Crime Control Act of 1990
|Other short titles|
|Long title||An Act to control crime.|
|Acronyms (colloquial)||CCA, ASCA|
|Nicknames||Anabolic Steroids Control Act of 1990|
|Enacted by||the 101st United States Congress|
|Effective||November 29, 1990|
|Statutes at Large||104 Stat. 4789|
|Titles amended||18 U.S.C.: Crimes and Criminal Procedure|
|U.S.C. sections amended||18 U.S.C. § 1 et seq.|
The Crime Control Act of 1990 was a large Act of Congress that had a considerable impact on the juvenile crime control policies of the 1990s. The bill was passed by the Congress on October 27, 1990, and signed into law by President George H. W. Bush on November 29, 1990.
The Bush administration requested a comprehensive crime bill that would expand the death penalty for federal crimes, reform habeas corpus, limit plea bargaining, revise exclusionary rule, and strengthen penalties for the use of firearms in the commission of a crime. Not all of the sought-after provisions were enacted, but the act made major changes in the areas of child abuse, sexual abuse penalties, victims' rights, and the enforcement of drug laws. The enacted titles were these:
- Anabolic Steroids Control Act of 1990
- Child Protection Restoration and Penalties Enhancement Act of 1990
- Comprehensive Thrift and Bank Fraud Prosecution and Taxpayer Recovery Act of 1990
- Criminal Victims Protection Act of 1990
- Federal Debt Collection Procedures Act of 1990
- Financial Institutions Anti-Fraud Enforcement Act of 1990
- Gun-Free School Zones Act of 1990
- Mandatory Detention for Offenders Convicted of Serious Crimes Act
- National Child Search Assistance Act of 1990
- National Law Enforcement Cooperation Act of 1990
- Victims of Child Abuse Act of 1990
- Victims' Rights and Restitution Act of 1990
- Shahidullah, Shahid M. (2008). Crime Policy in America: Laws, Institutions, and Programs. University Press of America. p. 75. ISBN 978-0-7618-4098-5. LCCN 2008925824.
- "Short Titles as Enacted". thomas.loc.gov. Library of Congress. 1990. Retrieved July 11, 2014.
- Shahidullah, Shahid M. (2008). Crime Policy in America: Laws, Institutions, and Programs. University Press of America. p. 14. ISBN 978-0-7618-4098-5. OCLC 243545920. Retrieved July 11, 2014.
- Bush, George (November 29, 1990). "George Bush: Statement on Signing the Crime Control Act of 1990". presidency.ucsb.edu. Gerhard Peters: The American Presidency Project. Retrieved July 11, 2014.
Protecting people from crime in large cities is hard considering that population growths daily.The crime control act of 1990 was put into place to ensure the safety of the people. There were many specific instances where Crime control act protected the people from the danger of the society during the time. Protecting children by ensuring drug-free zones, prevent money laundering, and finally ensure safety by providing stricter gun free zones. To start, crime control act protected children from drug-free zones. To illustrate, Nancy E Marion book Drugs in American Society. Marion goes on to explain in detail some of the cautions government took to enforce the Drug-free Zones. For example,"posting of signs that identify all school properties are drug-free zones".This shows that many of the areas that were considered to be drug-free zones had signs posted near them to warn people in the community of the location.The drug abuse and drug trafficking in the 1990s were huge. The goal behind the drug-free zone was to attack the drug such as cocaine, heroin, and marijuana. Although, this was also the height of the war on drugs. Many of the laws passed under the crime control act sprung new acts within the act itself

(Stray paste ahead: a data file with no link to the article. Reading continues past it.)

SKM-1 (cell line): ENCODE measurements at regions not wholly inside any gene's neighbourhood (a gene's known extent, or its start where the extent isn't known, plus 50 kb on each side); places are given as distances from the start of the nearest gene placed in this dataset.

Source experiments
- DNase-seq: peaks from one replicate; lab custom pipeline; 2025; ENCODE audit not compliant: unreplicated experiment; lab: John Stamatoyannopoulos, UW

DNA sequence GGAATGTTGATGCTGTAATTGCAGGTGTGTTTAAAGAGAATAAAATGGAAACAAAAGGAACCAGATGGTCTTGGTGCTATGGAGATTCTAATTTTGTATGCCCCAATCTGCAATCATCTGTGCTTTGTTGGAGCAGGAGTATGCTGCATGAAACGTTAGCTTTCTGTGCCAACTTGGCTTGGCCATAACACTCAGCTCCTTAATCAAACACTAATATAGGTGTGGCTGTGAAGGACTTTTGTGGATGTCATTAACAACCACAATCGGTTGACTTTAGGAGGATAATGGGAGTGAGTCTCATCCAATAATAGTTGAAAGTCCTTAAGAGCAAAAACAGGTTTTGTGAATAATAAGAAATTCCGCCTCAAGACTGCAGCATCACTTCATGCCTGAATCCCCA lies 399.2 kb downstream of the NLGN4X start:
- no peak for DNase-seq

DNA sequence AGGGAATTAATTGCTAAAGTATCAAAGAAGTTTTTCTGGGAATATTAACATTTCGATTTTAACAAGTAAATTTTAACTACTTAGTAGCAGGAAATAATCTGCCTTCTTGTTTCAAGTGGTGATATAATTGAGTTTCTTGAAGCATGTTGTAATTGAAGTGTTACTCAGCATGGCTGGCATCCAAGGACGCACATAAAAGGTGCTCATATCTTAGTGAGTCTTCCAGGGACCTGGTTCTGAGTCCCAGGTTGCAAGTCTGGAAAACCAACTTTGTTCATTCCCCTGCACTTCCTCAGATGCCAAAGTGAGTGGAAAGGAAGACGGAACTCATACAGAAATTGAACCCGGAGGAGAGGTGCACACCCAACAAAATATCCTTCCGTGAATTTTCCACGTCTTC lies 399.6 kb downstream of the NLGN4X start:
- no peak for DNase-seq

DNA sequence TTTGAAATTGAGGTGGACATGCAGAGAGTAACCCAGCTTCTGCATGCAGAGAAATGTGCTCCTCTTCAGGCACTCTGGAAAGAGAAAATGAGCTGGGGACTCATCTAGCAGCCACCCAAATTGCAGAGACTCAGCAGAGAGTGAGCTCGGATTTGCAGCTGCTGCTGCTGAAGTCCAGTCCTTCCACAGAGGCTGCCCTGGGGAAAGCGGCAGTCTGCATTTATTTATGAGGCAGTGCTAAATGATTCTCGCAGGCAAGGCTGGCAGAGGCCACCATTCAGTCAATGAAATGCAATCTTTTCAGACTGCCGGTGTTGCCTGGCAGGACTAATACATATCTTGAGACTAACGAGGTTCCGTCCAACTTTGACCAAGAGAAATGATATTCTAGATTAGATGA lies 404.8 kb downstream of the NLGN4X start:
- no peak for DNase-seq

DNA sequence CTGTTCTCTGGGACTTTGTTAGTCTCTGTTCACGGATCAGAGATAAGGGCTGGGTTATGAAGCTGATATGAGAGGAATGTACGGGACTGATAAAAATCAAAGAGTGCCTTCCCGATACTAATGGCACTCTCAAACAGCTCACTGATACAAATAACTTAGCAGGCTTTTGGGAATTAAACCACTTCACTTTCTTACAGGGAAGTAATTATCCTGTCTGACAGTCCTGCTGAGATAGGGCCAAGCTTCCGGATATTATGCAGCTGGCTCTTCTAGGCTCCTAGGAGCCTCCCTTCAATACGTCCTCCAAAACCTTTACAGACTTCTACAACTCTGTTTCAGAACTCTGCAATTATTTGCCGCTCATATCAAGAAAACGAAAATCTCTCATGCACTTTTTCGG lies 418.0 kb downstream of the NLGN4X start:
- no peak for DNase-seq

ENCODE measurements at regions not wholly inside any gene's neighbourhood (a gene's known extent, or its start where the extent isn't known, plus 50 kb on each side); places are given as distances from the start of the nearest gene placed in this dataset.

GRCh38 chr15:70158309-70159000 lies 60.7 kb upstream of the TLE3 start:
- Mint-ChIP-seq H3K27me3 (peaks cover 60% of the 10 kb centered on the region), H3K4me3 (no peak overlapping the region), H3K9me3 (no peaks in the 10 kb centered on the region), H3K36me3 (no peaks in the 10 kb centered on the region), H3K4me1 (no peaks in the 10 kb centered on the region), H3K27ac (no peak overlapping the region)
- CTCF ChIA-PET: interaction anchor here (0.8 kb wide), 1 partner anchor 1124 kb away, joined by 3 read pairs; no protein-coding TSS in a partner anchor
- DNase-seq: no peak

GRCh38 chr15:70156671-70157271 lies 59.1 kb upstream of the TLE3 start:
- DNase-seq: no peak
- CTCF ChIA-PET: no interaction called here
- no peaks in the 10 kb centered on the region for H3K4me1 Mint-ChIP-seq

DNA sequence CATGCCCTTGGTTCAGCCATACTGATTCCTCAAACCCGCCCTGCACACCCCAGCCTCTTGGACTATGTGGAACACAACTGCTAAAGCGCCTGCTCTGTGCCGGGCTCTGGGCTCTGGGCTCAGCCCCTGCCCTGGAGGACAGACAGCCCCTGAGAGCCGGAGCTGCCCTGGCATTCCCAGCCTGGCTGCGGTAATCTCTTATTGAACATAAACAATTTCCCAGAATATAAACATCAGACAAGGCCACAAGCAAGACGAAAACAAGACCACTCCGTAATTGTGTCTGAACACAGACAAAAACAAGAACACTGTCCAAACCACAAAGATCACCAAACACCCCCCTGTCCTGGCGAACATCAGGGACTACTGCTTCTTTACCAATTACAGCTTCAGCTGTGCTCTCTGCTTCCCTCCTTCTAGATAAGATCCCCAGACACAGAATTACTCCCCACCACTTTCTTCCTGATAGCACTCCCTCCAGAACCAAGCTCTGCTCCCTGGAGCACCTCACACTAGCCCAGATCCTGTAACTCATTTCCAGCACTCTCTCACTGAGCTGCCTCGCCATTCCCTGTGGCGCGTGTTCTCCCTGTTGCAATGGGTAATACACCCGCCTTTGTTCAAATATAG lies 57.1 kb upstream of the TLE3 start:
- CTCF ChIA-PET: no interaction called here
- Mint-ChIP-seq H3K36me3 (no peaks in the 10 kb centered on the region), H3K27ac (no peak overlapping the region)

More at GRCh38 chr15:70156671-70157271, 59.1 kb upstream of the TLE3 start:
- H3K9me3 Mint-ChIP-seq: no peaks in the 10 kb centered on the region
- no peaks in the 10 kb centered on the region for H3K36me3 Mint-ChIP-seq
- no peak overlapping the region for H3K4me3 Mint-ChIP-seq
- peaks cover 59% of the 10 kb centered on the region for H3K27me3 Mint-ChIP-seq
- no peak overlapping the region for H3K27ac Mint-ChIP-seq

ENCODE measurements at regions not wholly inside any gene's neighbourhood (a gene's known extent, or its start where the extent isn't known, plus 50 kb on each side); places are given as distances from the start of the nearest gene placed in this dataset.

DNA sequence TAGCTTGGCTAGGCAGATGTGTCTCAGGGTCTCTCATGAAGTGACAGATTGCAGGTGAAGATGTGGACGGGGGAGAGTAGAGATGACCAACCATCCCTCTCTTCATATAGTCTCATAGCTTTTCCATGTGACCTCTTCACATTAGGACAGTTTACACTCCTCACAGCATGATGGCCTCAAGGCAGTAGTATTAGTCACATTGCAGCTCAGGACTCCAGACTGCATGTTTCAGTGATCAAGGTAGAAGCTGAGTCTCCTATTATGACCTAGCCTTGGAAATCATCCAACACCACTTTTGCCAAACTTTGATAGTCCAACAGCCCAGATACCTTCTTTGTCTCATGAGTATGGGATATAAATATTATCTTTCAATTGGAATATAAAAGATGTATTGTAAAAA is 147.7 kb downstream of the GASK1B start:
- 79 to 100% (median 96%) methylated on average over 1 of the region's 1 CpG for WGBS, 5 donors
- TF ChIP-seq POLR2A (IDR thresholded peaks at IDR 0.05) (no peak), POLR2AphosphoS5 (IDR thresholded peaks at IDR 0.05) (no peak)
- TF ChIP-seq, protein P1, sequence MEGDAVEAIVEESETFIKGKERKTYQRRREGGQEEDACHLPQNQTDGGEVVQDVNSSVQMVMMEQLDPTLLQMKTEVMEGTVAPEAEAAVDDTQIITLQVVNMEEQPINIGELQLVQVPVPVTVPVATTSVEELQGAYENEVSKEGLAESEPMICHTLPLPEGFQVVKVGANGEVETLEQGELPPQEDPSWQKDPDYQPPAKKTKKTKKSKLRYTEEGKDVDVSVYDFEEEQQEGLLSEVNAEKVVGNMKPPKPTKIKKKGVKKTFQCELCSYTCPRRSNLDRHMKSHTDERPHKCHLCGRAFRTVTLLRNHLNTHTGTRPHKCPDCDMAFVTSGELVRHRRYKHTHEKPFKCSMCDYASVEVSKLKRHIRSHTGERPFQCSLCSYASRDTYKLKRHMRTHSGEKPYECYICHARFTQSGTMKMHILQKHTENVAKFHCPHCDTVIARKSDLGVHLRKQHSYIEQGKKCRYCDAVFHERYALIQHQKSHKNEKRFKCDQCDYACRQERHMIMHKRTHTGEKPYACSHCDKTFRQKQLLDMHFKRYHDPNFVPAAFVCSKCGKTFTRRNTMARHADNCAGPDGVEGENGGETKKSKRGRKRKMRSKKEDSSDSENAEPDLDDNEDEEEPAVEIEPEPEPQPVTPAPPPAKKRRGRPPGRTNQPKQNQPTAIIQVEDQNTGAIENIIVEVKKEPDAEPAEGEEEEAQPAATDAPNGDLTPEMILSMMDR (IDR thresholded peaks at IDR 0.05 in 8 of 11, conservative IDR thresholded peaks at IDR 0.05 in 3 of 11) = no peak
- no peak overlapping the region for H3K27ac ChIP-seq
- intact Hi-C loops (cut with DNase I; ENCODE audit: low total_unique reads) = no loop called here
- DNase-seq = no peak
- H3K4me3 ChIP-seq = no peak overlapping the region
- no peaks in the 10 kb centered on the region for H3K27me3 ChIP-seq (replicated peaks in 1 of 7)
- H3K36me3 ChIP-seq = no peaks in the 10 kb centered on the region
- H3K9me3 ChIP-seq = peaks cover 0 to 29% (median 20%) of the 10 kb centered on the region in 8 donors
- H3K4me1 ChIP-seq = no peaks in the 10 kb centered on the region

Second the prevention of money laundering was another bill that spark under crime control act.According to Peter Reuter article Crime and Justice: A Review of Research states that “money laundering act of converting funds derived from illegal activities into spendable or consumable form.This means that money that cannot be taxed by the American government cannot be spent for legal entities.
Finally, Crime Control Act of 1990 was intended to improve safety in public places by making gun free zones. In recent years, there have been mass shooting in places such as schools, churches, and movie theaters. For example, in 2008 five students were shot at Northern Illinois University including the gunman. Prior to this tragedy bills such as Brady Bill act was already in place through Crime control act of 1990. According to U.S Congress,the bill"prohibits certain persons from shipped or transported in interstate or foreign commerce or possessing any firearm in or affecting commerce.”This means that cannot have a handgun unless it is the license to a certain state. To ensure the safety of people, just as drug-free zones, in public places there are postings gun free zones areas.
In closings, Crime Control Act of 1990 was passed to give the people a sense of safety. Drug-free zones fight protect those who are in vulnerable areas such as schools protection from people who may sell drugs illegally.Money laundering act gives the government opportunity to crack down on money that was not made legally by bringing an end to corrupt operations.Finally, gun free zones reinsure the safety of individuals in public places with Brady bill which makes it illegal for one to own a gun that is not license with the state in which he or she lives.
- Marion, Nancy. Drugs in American Society: An Encyclopedia of History, Politics, Culture and the Law.
- Peters John, Report of the February 14, 200 Shootings at Northern Illinois University, Northern Illinois University press, http://www.niu.edu/feb14report/Feb14report.pdf
- Brady Bill, http://www.gpo.gov/fdsys/pkg/BILLS-103hr1025rh/pdf/BILLS-103hr1025rh.pdf.
- A.M Crim.L.Rev. 793(1996-1997) Money Laundering; Kaufman, Max, Lewis, Adam; Miller, Bruce
- National Coalition For Drug-Free School Zones, https://www.ncjrs.gov/pdffiles1/Digitization/140213NCJRS.pdf, web 2015